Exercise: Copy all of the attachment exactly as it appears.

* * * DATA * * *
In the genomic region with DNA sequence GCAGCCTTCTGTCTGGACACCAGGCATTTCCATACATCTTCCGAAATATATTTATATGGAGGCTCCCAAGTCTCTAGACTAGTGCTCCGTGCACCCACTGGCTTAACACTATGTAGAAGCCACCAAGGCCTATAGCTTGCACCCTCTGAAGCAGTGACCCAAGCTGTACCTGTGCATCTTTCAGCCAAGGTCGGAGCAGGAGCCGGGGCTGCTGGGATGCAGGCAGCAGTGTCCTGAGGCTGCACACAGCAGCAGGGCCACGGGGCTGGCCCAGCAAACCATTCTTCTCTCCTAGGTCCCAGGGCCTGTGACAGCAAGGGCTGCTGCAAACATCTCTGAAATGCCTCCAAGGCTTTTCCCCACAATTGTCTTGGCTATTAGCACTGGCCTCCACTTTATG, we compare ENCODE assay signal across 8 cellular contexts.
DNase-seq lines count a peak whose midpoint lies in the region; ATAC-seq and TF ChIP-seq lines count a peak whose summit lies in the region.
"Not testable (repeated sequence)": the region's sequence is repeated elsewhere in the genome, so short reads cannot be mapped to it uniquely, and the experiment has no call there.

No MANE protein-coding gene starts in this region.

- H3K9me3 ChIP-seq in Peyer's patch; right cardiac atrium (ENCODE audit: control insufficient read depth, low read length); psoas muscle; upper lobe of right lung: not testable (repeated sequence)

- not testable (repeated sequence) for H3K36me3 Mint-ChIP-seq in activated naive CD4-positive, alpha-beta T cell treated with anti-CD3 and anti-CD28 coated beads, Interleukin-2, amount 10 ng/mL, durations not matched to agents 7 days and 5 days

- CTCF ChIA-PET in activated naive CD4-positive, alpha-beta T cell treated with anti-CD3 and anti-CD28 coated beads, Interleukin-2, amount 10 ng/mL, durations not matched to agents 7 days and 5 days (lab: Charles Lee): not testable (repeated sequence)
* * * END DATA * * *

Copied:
In the genomic region with DNA sequence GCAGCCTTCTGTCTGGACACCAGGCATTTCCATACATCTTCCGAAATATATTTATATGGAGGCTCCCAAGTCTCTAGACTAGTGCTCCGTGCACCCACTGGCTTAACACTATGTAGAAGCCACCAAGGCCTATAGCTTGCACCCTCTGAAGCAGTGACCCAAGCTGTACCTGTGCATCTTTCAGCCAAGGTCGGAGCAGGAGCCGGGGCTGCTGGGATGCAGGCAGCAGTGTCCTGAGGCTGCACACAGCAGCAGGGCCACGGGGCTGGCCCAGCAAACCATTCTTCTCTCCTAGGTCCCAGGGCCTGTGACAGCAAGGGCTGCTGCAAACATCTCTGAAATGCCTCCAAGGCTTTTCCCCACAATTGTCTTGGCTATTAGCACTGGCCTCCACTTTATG, we compare ENCODE assay signal across 8 cellular contexts.
DNase-seq lines count a peak whose midpoint lies in the region; ATAC-seq and TF ChIP-seq lines count a peak whose summit lies in the region.
"Not testable (repeated sequence)": the region's sequence is repeated elsewhere in the genome, so short reads cannot be mapped to it uniquely, and the experiment has no call there.

No MANE protein-coding gene starts in this region.

- H3K9me3 ChIP-seq in Peyer's patch; right cardiac atrium (ENCODE audit: control insufficient read depth, low read length); psoas muscle; upper lobe of right lung: not testable (repeated sequence)

- not testable (repeated sequence) for H3K36me3 Mint-ChIP-seq in activated naive CD4-positive, alpha-beta T cell treated with anti-CD3 and anti-CD28 coated beads, Interleukin-2, amount 10 ng/mL, durations not matched to agents 7 days and 5 days

- CTCF ChIA-PET in activated naive CD4-positive, alpha-beta T cell treated with anti-CD3 and anti-CD28 coated beads, Interleukin-2, amount 10 ng/mL, durations not matched to agents 7 days and 5 days (lab: Charles Lee): not testable (repeated sequence)